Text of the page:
Friday, June 1, 2012

Tiny flowers.

I'd run into her on the bridge coming from the school of medicine. During our regular pleasantries, the conversation evolved to career and residency plans. She had some questions, some things she needed to flesh out.

"Let's talk sometime," I said.

"I'd like that," she responded.

So on this day, a week later, we met for a late lunch. Actually, I was the one eating, but that was fine because my plan was for her to mostly talk and for me to mostly listen.

Her chosen field is not my own. Mine? Internal Medicine with a background in Pediatrics (that now is only practiced when trying determine whether or not to take my kids in for something.) Hers? The highly complex and competitive field of Otolaryngology -- or if you like to keep things simple -- ENT for short. Surgeons focused on teeny-tiny structures in very tight quarters. Highly complex. Very competitive.

And that's cool because, if you ask me, all women are "highly complex" and since she's worked hard in medical school, she's also a very competitive residency candidate. So that part was cool, too.

"What are your strengths?" I asked her.

She paused and let her wheels turn for a while. This was a hard question; I could tell. Not because she didn't believe herself to have any strengths, but just because it can be really hard to toot one's own horn if that isn't your thing. And most folks grow up to believe that such a thing isn't polite. Especially when you add in that little voice that tells you not to believe what is great about who you are. So I backed off of that and instead just asked her to tell me her story.

Simple enough.

So she froze for a moment and I stayed quiet until she warmed up.

Then she told me a story about her mother that almost made me cry. It floated out of her lips like some kind of song, and I swear, if she had sung it, it wouldn't have been any sweeter than just hearing her say it like she did.

"When I was in high school, I used to work in my mom's nail shop. My job was to paint designs on peoples' toes with a tiny paint brush and tiny paint bottles. My mother told me, 'Mina, if you take pride in your work, practice and pay attention to detail, you'll do the best job. Then people will come back to you because of this.'"

And so she spent her summers developing a talent for minuscule masterpieces -- one toe and one brush stroke at a time. She learned how to make the flowers look almost real. And people would look down at their feet and feel happy.

Then, they'd come back because it was obvious that she was one who took pride in what she was doing and who treated them like they were the only client she'd have that day.

"That's beautiful." It was all I could get out.

Man. I could completely envision her seated on a low chair, back curved and finger tips positioned over each toe with a tiny brush in hand. I imagined her mother walking by and coaching her in Vietnamese. I allowed myself to see her looking up into her mother's eyes like an apprentice and then trying even harder until she got it perfectly right. Yes. I could see it all.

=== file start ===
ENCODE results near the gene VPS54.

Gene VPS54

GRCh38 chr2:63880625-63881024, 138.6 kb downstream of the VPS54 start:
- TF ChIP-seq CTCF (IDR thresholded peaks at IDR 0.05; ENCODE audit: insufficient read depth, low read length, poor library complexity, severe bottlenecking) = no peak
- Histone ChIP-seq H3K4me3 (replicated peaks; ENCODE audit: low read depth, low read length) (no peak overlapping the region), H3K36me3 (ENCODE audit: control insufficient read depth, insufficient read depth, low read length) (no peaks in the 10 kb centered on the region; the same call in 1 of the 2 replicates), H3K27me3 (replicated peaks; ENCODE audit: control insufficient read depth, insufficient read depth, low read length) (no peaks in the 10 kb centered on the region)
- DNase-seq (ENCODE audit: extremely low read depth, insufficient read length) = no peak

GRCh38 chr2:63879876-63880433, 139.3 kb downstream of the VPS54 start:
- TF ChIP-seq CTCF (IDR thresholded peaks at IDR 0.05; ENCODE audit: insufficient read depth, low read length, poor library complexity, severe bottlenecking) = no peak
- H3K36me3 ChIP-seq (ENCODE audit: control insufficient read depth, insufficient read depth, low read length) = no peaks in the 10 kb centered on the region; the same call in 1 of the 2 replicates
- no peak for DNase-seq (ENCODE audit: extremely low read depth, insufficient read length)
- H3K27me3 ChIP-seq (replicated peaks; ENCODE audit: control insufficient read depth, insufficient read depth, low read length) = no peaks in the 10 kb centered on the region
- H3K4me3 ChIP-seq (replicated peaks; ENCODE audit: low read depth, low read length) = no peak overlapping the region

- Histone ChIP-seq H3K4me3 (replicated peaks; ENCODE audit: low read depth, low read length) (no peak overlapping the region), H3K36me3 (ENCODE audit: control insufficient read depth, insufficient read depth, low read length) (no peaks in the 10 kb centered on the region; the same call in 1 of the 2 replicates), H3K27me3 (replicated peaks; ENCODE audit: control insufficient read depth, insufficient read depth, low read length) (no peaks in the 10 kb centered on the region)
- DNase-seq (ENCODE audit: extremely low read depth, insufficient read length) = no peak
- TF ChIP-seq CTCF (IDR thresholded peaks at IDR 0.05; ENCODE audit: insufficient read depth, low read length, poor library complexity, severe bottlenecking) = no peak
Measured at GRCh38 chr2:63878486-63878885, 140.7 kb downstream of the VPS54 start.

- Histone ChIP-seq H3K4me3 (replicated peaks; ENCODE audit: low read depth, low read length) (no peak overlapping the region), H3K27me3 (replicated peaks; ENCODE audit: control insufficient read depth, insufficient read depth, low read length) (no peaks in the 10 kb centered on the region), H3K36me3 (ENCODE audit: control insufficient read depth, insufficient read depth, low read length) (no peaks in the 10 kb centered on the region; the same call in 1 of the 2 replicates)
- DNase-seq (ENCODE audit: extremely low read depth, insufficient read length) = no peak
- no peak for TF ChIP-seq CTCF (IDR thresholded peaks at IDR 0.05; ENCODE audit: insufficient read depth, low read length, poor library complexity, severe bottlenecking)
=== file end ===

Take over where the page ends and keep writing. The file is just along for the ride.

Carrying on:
My eyes welled up with tears after hearing that story. Mina looked back at me, her eyes glistening, too.  Then she smiled this sweet smile that nearly melted my heart.

So I took her picture so I wouldn't forget the moment.

Finally, I said with a big smile,"You will make a perfect otolaryngologist, Mina." Because after hearing that--her story--this is what I felt in the deepest parts of my soul.

Yes, Little Flower. You most certainly will.

Mina? Tell your mama that she done good.

Happy Friday.


  1. Dang. Just...dang.
    That was perfect and beautiful, just as I am sure Mina's flowers were.

    1. I'm so happy she shared that with me. And that I thought to snap her picture because it helps me to relive the moment.

  2. I LOVE this story. It is amazing where we can go from the lessons our parents teach us.

    1. Naijamodel -- It is amazing isn't it? My husband always says, "You don't have to be smart. You just have to be smart."

  3. What a lovely feel-good story. And a great lesson for all.

    1. I know, Mom. I just loved hearing that story.

  4. A beautiful story, a beautiful woman, and isn't it so right that she ended up in a specialty involving tiny structures.

  5. From the Deck of the poop,
    Absolutely lovely story. I only sniffled a couple of times as I imagined her working from her little stool to where she is now... amazing.
    I remember you telling a doctor, when you were just a little tyke, that you were going to be a doctor. And look at you now...


    1. Attention to detail. It has always been your thing. Not "dat 'll do", right?
      With humans and their health and humans and their toes. Either way, it's good to do our best every single time.

      Love you, Poopdeck.

  6. I am amazed by how much you do! And you still find time to encourage others. I have been working on my application for the Georgia Board of Nursing. Given my history- this means a lot of explaining. I read your blog and it seems effortless for you to write your life. Torture for me to do! So, I have been all wrapped up in me. Trying to get some things done. I forget, the things that make my life good revolve around me relating to others and seeing the beauty in their journey. Being awed by the awesomeness of the human condition. Thanks for reminding me!


"Tell me something good. . . tell me that you like it, yeah." ~ Chaka Khan

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